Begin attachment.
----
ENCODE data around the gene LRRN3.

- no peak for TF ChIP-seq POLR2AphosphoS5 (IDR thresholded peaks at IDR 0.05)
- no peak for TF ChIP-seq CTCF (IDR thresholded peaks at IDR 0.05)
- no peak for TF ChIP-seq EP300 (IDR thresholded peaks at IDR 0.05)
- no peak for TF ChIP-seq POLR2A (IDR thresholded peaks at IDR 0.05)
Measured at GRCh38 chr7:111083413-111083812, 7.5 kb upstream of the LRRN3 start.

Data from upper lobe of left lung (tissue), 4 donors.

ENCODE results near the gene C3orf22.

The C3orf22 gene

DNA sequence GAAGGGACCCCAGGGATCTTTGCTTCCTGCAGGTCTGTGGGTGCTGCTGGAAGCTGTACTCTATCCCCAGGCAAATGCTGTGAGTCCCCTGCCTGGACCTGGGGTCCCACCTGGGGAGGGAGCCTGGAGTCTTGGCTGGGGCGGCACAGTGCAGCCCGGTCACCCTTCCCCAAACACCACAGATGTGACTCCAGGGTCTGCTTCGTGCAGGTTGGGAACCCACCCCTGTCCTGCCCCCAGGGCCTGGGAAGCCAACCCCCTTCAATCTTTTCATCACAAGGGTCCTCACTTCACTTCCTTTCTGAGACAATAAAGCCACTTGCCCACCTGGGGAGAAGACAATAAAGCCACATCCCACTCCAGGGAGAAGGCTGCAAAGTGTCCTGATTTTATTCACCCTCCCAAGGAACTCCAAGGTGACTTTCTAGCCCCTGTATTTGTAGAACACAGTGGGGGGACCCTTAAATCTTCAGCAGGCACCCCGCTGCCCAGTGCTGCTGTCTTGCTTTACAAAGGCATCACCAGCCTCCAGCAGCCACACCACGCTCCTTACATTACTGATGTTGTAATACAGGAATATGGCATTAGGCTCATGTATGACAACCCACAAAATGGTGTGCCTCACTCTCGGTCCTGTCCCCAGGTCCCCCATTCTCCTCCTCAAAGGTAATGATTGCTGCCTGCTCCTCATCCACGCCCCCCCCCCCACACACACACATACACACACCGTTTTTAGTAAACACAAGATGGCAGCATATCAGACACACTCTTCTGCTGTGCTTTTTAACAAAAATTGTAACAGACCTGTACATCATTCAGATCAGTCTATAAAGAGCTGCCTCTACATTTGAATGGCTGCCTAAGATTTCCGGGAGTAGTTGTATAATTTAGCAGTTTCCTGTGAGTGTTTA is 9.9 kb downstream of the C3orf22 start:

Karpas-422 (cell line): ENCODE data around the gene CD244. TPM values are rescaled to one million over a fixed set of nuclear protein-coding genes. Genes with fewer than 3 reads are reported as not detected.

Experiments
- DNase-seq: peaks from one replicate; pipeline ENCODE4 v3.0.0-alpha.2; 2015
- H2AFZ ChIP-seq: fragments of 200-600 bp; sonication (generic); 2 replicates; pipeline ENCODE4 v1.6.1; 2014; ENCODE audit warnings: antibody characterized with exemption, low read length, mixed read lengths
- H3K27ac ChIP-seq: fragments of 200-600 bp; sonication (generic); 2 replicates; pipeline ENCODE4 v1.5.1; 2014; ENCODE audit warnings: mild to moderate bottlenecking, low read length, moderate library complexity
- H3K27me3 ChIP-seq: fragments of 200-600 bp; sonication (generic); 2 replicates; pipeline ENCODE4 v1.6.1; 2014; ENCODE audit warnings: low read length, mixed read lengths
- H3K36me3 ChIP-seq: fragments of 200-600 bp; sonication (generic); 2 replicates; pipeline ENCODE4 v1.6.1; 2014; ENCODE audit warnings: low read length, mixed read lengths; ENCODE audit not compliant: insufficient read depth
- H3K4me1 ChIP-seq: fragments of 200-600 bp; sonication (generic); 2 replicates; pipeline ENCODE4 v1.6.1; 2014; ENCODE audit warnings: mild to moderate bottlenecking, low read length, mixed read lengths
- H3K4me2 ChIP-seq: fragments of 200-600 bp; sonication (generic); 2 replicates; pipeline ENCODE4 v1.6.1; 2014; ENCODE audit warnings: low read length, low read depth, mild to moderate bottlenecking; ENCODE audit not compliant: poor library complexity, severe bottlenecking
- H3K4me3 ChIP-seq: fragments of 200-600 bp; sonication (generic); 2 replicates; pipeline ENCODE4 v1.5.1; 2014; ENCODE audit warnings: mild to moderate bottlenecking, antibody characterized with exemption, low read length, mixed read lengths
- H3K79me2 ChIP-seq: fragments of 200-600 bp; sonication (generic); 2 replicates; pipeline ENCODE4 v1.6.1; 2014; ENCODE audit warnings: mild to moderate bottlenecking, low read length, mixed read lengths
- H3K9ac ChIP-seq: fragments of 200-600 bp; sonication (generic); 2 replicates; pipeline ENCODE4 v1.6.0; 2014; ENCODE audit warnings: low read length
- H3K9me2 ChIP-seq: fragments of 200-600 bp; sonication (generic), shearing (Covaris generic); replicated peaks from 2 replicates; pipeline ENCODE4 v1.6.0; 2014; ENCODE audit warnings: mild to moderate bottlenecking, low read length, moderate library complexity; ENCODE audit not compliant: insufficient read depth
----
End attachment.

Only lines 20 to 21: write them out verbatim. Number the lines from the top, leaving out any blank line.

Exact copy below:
- H3K4me3 ChIP-seq: fragments of 200-600 bp; sonication (generic); 2 replicates; pipeline ENCODE4 v1.5.1; 2014; ENCODE audit warnings: mild to moderate bottlenecking, antibody characterized with exemption, low read length, mixed read lengths
- H3K79me2 ChIP-seq: fragments of 200-600 bp; sonication (generic); 2 replicates; pipeline ENCODE4 v1.6.1; 2014; ENCODE audit warnings: mild to moderate bottlenecking, low read length, mixed read lengths